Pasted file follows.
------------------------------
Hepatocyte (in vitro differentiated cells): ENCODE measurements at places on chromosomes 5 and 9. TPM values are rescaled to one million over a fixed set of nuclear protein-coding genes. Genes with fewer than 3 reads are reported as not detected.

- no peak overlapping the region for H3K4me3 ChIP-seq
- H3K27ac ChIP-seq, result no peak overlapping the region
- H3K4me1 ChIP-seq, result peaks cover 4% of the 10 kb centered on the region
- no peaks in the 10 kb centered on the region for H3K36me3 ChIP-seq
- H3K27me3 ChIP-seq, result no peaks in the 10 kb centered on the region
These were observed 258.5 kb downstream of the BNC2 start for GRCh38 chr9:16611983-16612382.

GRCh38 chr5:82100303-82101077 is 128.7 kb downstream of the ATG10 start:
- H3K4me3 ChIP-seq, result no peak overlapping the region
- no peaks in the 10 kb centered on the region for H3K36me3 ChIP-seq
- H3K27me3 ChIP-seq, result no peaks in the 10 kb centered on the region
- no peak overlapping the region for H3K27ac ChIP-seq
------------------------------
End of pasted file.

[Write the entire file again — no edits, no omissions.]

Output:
Hepatocyte (in vitro differentiated cells): ENCODE measurements at places on chromosomes 5 and 9. TPM values are rescaled to one million over a fixed set of nuclear protein-coding genes. Genes with fewer than 3 reads are reported as not detected.

- no peak overlapping the region for H3K4me3 ChIP-seq
- H3K27ac ChIP-seq, result no peak overlapping the region
- H3K4me1 ChIP-seq, result peaks cover 4% of the 10 kb centered on the region
- no peaks in the 10 kb centered on the region for H3K36me3 ChIP-seq
- H3K27me3 ChIP-seq, result no peaks in the 10 kb centered on the region
These were observed 258.5 kb downstream of the BNC2 start for GRCh38 chr9:16611983-16612382.

GRCh38 chr5:82100303-82101077 is 128.7 kb downstream of the ATG10 start:
- H3K4me3 ChIP-seq, result no peak overlapping the region
- no peaks in the 10 kb centered on the region for H3K36me3 ChIP-seq
- H3K27me3 ChIP-seq, result no peaks in the 10 kb centered on the region
- no peak overlapping the region for H3K27ac ChIP-seq